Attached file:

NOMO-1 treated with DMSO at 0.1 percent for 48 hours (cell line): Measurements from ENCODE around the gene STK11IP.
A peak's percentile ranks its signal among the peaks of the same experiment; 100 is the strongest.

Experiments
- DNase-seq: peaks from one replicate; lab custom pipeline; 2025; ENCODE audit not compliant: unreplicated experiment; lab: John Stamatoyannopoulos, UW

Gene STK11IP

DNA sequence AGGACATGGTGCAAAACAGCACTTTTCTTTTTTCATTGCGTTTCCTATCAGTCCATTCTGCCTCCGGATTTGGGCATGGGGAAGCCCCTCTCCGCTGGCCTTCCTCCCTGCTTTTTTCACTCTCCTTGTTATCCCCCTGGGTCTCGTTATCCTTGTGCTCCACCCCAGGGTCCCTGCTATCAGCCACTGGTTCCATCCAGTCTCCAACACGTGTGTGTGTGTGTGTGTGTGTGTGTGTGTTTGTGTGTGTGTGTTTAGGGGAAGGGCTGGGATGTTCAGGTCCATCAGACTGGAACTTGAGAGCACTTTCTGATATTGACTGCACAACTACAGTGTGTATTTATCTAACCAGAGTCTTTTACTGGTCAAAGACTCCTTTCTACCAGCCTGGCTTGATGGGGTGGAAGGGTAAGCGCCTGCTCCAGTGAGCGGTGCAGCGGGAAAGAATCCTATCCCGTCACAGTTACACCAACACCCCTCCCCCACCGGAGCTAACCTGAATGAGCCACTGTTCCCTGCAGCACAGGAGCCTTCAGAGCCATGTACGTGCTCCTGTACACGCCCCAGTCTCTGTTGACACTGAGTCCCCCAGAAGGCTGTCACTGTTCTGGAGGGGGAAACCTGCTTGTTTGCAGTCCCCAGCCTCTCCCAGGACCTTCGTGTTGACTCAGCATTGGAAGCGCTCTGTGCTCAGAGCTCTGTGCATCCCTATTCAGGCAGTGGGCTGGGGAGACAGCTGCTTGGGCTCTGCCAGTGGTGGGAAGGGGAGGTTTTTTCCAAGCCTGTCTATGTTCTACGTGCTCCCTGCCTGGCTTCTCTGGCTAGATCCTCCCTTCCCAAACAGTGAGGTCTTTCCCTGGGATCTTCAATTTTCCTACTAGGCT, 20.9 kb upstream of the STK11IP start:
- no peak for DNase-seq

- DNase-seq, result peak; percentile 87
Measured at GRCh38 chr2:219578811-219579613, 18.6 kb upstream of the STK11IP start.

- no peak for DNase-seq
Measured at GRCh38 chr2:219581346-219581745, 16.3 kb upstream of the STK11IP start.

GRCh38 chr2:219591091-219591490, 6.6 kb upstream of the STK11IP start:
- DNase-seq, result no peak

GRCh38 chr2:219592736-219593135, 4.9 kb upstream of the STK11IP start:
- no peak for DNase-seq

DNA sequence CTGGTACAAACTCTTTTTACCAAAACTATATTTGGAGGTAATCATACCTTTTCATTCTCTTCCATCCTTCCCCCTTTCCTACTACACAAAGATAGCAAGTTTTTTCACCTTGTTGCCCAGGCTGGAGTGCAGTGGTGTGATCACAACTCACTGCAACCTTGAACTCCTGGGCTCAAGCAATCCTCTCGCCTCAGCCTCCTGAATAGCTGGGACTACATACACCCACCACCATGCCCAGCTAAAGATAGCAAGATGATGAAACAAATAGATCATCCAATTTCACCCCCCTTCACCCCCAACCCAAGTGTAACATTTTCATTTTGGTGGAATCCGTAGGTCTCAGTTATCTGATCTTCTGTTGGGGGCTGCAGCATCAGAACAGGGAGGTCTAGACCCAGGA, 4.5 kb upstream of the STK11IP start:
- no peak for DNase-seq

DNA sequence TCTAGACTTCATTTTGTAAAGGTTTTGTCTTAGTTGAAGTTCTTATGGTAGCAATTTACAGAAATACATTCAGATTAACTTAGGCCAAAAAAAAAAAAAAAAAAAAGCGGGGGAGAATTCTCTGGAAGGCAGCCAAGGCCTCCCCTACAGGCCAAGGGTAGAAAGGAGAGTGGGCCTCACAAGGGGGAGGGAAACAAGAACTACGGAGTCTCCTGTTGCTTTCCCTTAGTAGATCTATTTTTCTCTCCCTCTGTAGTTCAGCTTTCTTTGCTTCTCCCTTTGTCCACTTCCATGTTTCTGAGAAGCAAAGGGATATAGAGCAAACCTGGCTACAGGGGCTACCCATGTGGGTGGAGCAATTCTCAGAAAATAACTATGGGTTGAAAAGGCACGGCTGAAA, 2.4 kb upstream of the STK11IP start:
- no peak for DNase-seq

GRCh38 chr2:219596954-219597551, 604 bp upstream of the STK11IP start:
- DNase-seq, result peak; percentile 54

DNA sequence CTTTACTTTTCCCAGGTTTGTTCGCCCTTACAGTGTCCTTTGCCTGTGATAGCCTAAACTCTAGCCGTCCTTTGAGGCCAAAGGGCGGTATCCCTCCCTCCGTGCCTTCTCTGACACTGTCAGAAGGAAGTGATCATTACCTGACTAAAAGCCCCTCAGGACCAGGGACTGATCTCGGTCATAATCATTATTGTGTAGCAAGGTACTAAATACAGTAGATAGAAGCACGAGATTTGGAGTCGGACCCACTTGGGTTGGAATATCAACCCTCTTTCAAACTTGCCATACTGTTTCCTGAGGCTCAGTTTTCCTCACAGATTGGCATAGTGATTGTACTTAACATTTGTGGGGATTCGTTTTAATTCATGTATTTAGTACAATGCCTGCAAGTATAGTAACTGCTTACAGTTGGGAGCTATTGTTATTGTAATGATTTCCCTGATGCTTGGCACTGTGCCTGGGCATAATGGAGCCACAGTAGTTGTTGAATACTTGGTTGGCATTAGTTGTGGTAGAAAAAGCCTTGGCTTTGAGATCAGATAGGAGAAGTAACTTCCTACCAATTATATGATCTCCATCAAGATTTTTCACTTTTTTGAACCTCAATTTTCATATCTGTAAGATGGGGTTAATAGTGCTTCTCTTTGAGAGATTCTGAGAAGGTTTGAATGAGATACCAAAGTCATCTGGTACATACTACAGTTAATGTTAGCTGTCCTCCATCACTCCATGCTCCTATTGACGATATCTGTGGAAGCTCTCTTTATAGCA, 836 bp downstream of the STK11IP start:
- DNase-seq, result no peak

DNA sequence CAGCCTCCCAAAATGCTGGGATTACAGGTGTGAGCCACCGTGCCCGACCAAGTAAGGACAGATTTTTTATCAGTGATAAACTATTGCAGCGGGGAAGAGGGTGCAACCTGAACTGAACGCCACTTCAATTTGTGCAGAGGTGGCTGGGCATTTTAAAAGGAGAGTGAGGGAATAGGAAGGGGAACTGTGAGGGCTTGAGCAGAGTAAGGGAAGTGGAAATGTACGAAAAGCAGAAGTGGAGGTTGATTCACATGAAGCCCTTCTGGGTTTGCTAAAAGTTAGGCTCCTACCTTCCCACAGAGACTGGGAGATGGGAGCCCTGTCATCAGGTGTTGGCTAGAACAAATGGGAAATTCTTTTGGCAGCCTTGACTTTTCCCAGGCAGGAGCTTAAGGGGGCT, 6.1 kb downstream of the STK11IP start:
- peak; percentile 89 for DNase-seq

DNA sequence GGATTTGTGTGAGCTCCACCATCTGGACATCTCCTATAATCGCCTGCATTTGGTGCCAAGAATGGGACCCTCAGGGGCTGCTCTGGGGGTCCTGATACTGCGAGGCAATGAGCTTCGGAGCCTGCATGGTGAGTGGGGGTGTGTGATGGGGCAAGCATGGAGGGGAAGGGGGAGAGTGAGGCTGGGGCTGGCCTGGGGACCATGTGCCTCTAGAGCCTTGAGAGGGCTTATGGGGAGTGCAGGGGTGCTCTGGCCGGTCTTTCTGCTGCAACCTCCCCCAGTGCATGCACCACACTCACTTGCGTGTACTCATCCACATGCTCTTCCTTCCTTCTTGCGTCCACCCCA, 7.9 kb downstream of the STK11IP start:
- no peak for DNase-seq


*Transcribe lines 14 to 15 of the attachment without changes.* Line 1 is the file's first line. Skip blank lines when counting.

GRCh38 chr2:219592736-219593135, 4.9 kb upstream of the STK11IP start:
- no peak for DNase-seq